“Comforting Myths”: writing and reading beyond insidious race stereotypes

25 Jan

“When a writer while pretending to record scenes, incidents and their impact is in reality engaged in inducing hypnotic stupor in his readers through a bombardment of emotive words and other forms of trickery much more has to be at stake than stylistic felicity.”

– Chinua Achebe.

I’m not going to lie to you guys: it’s a new experience reading Conrad the way we are reading him, and I appreciate it. It’s been fantastic looking at his use of dichotomies (not ground-breaking nowadays– reading Conrad in 2013 feels similar to watching Aronofsky’s treatment of done-to-death virgin/whore, jekyll/hyde dichotomies in ‘Black Swan‘ but THAT’S a different conversation) as well as his choice of point of view.

Every other time I’ve read this book it’s been in Post Colonial Studies classes where Achebe’s perspective was what led the discussion– Wasn’t hard to vilify Conrad, considering his cartoonish description of The Black Barbaric Natives hit home pretty close: descriptions of Brown Babbling Hindoos filled every non-brown piece of writing on India that we looked at in High School and later, college.

Achebe brings up a sobering, valid point at the end of his 1977 essay; once stereotypes enter a language, they begin to stand for qualitative measures of concepts and tastes that insidiously affect how we discuss our world today, even if said stereotypes were first introduced in a creative work that by modern standards might be considered dated. One example that comes to mind is what certain folk in the development community (full disclosure: was and am one of them, though I no longer formally work in the field) called “the myth of conscious or cultural consumerism”, with regards to well-intentioned approaches to not-for-profit charity programs aimed at “improving the living conditions and future prospects” of low income families and individuals all over the Global South. [Aside: “Global South” was accepted terminology in 2010-2011. Not completely sure that it’s still PC now.]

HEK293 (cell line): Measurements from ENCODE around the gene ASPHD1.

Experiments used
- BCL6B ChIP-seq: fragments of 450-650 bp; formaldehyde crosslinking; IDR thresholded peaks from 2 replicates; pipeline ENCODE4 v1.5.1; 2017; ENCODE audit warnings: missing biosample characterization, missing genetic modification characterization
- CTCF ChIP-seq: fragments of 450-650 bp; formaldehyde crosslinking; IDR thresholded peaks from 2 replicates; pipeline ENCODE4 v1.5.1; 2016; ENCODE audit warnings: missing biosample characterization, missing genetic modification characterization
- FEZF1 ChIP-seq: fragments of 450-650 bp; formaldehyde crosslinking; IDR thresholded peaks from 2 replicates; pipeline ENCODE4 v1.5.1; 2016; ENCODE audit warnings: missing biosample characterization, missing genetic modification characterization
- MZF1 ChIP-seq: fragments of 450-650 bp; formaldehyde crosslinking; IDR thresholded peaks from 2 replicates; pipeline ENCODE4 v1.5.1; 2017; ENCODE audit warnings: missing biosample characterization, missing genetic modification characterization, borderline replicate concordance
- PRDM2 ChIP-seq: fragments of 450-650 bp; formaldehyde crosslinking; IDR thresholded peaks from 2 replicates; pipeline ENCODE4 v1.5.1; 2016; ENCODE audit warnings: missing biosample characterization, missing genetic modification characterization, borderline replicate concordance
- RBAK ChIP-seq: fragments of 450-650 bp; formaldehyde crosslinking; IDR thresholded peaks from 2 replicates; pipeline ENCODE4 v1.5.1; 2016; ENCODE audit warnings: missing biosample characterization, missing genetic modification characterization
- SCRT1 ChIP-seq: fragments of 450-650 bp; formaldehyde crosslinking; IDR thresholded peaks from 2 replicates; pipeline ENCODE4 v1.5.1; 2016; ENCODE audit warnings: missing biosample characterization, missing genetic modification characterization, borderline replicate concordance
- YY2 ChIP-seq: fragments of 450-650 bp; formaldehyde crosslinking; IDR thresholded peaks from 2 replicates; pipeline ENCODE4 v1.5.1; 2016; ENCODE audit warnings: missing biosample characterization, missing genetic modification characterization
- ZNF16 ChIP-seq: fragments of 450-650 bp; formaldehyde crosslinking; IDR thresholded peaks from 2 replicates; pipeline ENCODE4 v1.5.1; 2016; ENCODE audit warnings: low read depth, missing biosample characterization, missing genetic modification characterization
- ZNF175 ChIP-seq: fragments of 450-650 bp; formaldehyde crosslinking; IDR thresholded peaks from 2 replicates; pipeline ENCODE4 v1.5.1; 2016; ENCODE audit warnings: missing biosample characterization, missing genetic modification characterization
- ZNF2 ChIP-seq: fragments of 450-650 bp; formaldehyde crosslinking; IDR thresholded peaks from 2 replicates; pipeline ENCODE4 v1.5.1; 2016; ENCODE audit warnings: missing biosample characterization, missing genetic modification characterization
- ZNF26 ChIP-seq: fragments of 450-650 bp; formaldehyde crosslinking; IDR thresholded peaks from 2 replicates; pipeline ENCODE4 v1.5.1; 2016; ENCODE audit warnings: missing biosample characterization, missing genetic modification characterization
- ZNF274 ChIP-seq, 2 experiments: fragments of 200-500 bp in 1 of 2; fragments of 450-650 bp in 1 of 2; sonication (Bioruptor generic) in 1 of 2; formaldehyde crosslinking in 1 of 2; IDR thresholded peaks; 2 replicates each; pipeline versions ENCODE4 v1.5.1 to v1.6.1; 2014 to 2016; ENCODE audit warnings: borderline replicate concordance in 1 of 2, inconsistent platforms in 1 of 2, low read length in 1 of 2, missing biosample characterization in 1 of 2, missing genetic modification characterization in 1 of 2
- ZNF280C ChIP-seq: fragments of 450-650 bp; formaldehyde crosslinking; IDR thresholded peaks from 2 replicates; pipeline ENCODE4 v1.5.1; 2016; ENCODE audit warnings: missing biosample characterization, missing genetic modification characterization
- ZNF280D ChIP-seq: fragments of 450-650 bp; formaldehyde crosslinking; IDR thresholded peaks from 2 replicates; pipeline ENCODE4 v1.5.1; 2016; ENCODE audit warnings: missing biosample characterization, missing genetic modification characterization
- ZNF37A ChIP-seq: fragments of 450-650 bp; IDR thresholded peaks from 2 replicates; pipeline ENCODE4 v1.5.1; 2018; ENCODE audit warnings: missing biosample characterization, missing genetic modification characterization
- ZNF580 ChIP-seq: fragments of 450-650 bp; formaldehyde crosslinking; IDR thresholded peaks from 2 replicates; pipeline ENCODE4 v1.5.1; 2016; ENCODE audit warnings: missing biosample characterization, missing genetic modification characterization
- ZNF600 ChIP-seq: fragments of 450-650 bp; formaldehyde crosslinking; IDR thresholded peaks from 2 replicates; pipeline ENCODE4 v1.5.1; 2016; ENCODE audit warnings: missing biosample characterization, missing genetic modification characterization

Salvoj Zizek said it best, aided by the talented work of artists at the RSA in this fantastic live-animated video that criticizes the conscious/cultural consumerism advocated by Starbucks, TOMS and corporations of their ilk (here’s the transcript, if you’d prefer to skim). Granted, Zizek comes with his own politics and soap box. Also, Conrad did touch (lightly) on the economic outcomes of the scramble for Africa, and did in fact em-pathetically describe the piteous fate of the slaves/laborers who were required to dig till they keeled over and died. Of course, he didn’t go so far as to truly analyze the material and socio-cultural long term impacts of Imperialism—that wasn’t his responsibility, nor his field of expertise. He was writing an adventure! Through the eyes of a narrator who in turn repeated a rambling tale told by a ramshackle fellow named Marlow! Who may or may not have been an Imperialist sympathizer! Whew.

I feel Achebe is right about the danger of letting ideas and words linger without actively challenging them and what they stand for in this our shared language, today. In his video, Zizek  criticizes advocates of conscious consumerism in a such a way that you would think he puts these corporations in the same box as Brantlinger’s abolitionists and the greedy colonists that Conrad left-handedly decries.

The fact is, we are encouraged to believe that by buying a product or donating to Save the Children, we actively improve the life of a less privileged, non-white person living somewhere in “Africa” or “Asia” or “Latin America”—the language of this encouragement, the precarious act of “doing good”, the monolithic use of generalizations, the formation and deployment of modern mega-nonprofits and development agencies all smacks of the sort of missionary style imperialism that took place in the Africa Conrad wrote about ever so long ago. How do we write beyond these references that whirl about our pop consciousness (almost) daily?

I’m all for studying Conrad. But only if it’s an active point of beginning to re-learn how we discuss multiple identities and communities, not just in the “Global South” but in all our Souths, personal and public.

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